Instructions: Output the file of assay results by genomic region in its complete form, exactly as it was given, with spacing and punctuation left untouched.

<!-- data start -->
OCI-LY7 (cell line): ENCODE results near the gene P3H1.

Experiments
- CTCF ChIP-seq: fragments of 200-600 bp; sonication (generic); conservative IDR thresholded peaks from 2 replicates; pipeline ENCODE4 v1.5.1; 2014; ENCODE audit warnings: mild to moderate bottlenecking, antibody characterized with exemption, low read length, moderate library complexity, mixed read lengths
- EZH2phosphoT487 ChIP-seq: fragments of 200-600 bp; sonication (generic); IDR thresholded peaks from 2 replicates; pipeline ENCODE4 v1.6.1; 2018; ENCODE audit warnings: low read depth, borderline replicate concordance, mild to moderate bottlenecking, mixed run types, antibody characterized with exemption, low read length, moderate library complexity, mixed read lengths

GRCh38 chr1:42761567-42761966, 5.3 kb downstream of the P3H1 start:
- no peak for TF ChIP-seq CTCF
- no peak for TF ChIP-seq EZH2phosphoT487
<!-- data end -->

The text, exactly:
OCI-LY7 (cell line): ENCODE results near the gene P3H1.

Experiments
- CTCF ChIP-seq: fragments of 200-600 bp; sonication (generic); conservative IDR thresholded peaks from 2 replicates; pipeline ENCODE4 v1.5.1; 2014; ENCODE audit warnings: mild to moderate bottlenecking, antibody characterized with exemption, low read length, moderate library complexity, mixed read lengths
- EZH2phosphoT487 ChIP-seq: fragments of 200-600 bp; sonication (generic); IDR thresholded peaks from 2 replicates; pipeline ENCODE4 v1.6.1; 2018; ENCODE audit warnings: low read depth, borderline replicate concordance, mild to moderate bottlenecking, mixed run types, antibody characterized with exemption, low read length, moderate library complexity, mixed read lengths

GRCh38 chr1:42761567-42761966, 5.3 kb downstream of the P3H1 start:
- no peak for TF ChIP-seq CTCF
- no peak for TF ChIP-seq EZH2phosphoT487